Chromebooks accounted for 21 percent of all notebook sales through November

By on December 30, 2013, 11:00 AM
google, microsoft, windows, laptop, chromebook, notebooks, chromebooks

If the planned rebellion against Microsoft Windows at next month's Consumer Electronics Show wasn’t enough to keep Redmond up at night, the latest notebook sales figures from The NPD Group will likely do the job. The consumer market research firm found Chromebooks accounted for 21 percent of all notebook sales and nearly 10 percent of all computer sales through November.

Elsewhere, tablets captured more than 22 percent of all personal computing device sales sold through the end of last month. Broken down further, Windows tablet sales nearly tripped compared to the year-ago period while Android tablet sales were up more than 160 percent. Looking at the bigger picture, however, Apple still dominated the market with their iPad accounting for 59 percent of the tablet market.

Stephen Baker, vice president of industry analysis at NPD, said the market for personal computing devices in commercial markets continues to shift and change. He noted that new products like Chromebooks and reimagined items like Windows tablets are now supplementing the revitalization that iPads started in personal computing devices.

The statistics reflect what we’ve been hearing from other outlets as well. Last week, Amazon published their holiday best sellers list where two of the top three laptops sold on the site were Chromebooks from Acer and Samsung (the third device was the ASUS Transformer Book).

For comparison, Windows notebooks accounted for 31.1 percent of all commercial preconfigured notebook sales during the same period, down from 42.9 percent a year ago.




User Comments: 17

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1 person liked this | Guest said:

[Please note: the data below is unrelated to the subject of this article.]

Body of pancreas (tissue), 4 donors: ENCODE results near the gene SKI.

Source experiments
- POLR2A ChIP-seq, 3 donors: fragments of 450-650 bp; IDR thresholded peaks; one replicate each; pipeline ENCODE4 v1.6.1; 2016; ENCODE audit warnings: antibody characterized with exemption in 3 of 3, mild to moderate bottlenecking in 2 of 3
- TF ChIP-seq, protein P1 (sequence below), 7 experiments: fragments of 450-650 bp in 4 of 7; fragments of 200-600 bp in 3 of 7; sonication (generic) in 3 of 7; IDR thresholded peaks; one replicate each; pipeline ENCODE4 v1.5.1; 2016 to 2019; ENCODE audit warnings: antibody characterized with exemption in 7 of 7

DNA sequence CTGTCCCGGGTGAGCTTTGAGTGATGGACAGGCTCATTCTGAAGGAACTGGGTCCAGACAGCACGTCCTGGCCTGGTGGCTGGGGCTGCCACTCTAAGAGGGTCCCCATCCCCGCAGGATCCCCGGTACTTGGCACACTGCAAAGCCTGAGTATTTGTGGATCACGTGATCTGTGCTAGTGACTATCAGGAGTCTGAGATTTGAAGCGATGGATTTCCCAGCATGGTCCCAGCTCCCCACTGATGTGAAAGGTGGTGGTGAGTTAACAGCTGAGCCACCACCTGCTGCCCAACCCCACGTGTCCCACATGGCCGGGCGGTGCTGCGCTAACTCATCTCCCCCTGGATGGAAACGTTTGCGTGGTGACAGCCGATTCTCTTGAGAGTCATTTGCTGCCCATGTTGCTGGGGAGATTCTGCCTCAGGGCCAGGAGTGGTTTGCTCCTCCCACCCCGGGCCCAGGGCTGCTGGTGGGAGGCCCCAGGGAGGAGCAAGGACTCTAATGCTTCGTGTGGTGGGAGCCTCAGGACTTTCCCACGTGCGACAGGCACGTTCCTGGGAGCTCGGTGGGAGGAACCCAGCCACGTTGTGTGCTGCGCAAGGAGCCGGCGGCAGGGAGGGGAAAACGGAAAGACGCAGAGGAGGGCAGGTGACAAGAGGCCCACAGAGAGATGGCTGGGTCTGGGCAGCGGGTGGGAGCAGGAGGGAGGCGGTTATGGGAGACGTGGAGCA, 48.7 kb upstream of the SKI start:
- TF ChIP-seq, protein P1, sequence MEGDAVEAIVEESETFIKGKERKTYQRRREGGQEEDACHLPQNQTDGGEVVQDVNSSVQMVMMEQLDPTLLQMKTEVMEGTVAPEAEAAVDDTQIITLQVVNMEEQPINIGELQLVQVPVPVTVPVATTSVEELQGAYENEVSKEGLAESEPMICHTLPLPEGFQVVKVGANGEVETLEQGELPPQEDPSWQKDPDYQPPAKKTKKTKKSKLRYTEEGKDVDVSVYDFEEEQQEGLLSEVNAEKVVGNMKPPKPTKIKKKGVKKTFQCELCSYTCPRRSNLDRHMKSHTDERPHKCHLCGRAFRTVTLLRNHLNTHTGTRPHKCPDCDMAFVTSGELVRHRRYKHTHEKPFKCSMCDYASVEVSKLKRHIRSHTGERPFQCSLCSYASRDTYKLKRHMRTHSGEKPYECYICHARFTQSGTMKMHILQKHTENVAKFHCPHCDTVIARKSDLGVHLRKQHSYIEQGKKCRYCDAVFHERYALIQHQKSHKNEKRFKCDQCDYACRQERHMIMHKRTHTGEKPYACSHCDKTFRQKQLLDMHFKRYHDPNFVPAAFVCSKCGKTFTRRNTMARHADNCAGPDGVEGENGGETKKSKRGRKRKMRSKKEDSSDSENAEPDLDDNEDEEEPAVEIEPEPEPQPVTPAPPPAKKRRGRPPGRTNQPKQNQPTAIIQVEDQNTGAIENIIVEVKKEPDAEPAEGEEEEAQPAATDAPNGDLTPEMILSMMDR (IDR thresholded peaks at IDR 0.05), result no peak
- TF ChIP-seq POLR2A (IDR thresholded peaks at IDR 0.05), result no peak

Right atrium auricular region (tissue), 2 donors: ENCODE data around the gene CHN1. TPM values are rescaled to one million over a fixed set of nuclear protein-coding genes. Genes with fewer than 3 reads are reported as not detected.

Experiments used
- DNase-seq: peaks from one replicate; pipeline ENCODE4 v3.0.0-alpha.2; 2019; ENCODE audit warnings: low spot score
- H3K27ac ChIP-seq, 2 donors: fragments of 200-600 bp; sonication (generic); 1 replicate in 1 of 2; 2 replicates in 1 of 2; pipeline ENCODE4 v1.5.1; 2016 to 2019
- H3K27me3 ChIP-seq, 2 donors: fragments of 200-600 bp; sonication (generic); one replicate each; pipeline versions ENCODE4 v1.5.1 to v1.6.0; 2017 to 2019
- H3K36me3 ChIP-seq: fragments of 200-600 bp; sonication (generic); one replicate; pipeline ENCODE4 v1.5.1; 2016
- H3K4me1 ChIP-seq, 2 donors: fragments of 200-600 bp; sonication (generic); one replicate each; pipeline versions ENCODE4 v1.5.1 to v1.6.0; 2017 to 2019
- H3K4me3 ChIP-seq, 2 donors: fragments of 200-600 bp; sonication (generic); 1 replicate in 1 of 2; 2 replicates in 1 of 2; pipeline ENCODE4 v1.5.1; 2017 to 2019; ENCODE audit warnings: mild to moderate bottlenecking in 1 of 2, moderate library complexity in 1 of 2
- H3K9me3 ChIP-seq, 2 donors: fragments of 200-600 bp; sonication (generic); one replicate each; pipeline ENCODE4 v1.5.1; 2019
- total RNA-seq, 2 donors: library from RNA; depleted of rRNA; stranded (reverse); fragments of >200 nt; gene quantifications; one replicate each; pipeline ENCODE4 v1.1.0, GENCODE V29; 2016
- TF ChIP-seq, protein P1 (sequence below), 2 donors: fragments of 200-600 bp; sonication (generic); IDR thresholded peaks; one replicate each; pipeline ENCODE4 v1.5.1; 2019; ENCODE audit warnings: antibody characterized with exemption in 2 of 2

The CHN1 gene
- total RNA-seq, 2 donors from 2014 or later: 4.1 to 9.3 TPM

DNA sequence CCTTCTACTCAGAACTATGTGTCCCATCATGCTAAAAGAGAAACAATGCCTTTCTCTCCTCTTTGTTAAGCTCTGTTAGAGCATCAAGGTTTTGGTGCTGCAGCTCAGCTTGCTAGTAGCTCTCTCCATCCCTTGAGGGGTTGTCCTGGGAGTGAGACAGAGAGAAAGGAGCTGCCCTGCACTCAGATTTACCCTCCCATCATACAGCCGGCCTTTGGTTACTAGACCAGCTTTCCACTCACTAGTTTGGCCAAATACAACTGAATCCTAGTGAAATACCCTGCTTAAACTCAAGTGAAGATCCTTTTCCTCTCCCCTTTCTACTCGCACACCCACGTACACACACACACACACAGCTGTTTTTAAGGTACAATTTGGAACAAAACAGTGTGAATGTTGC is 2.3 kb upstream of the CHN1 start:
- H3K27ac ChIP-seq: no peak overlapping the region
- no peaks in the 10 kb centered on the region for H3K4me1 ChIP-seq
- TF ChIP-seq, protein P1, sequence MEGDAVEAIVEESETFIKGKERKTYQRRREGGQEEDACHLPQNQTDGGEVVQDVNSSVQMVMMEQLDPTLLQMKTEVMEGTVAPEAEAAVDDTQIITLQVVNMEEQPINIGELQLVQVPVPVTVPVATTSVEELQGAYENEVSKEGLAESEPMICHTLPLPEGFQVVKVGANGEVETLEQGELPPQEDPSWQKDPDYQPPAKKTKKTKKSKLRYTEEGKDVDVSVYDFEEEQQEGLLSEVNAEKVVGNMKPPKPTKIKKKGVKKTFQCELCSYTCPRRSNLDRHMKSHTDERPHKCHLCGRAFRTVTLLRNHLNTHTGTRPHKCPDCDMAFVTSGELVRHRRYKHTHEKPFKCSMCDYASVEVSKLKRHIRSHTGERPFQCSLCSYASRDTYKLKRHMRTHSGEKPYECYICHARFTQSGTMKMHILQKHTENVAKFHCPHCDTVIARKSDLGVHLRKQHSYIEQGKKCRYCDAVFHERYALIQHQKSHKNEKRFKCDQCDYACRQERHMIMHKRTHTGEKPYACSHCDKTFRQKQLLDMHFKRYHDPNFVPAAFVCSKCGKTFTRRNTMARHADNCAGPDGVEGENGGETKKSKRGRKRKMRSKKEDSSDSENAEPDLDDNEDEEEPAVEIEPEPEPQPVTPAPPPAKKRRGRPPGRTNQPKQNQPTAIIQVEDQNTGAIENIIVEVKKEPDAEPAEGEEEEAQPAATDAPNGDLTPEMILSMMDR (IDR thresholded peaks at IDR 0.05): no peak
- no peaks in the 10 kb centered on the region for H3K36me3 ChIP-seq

Who is buying these things. I played with one, and I don't see the value.

m4a4 m4a4 said:

I personally don't take notebooks seriously. Only good for web browsing (and my phone can also do that)

Edit: Maybe I was thinking of netbooks (the 9" and smaller screened ones). However, as a heavy PC user, I don't see the point in cheaping out with a notebook...

Nobina Nobina said:

Who is buying these things. I played with one, and I don't see the value.

Probably some people with more money than sense. Still I envy them for that.

NotParker NotParker said:

This was "US Channel Sales" which is only 14 million per year. World PC sales are around 300 million.

Nobina Nobina said:

I personally don't take notebooks seriously. Only good for web browsing (and my phone can also do that)

Why? notebooks can do everything desktops can, except heavy gaming cause of smaller screen and less performance. Netbooks however are for web browsing.

9Nails, TechSpot Paladin, said:

Education is buying these things. More affordable than Mac laptop/desktops, more versatile than "iTouch", cheaper to own and support than PC's. These bridge that gap to 1-to-1 computing that schools desire. The one sticking point is finding the software titles which schools need to support Chromebooks. A golden opportunity for developers indeed. Once developers show up these will really take off.

Guest said:

Why? notebooks can do everything desktops can, except heavy gaming cause of smaller screen and less performance. Netbooks however are for web browsing.

Maybe he meant chromebooks and not notebooks in general. That would be more accurate.

NTAPRO NTAPRO said:

I personally don't take notebooks seriously. Only good for web browsing (and my phone can also do that)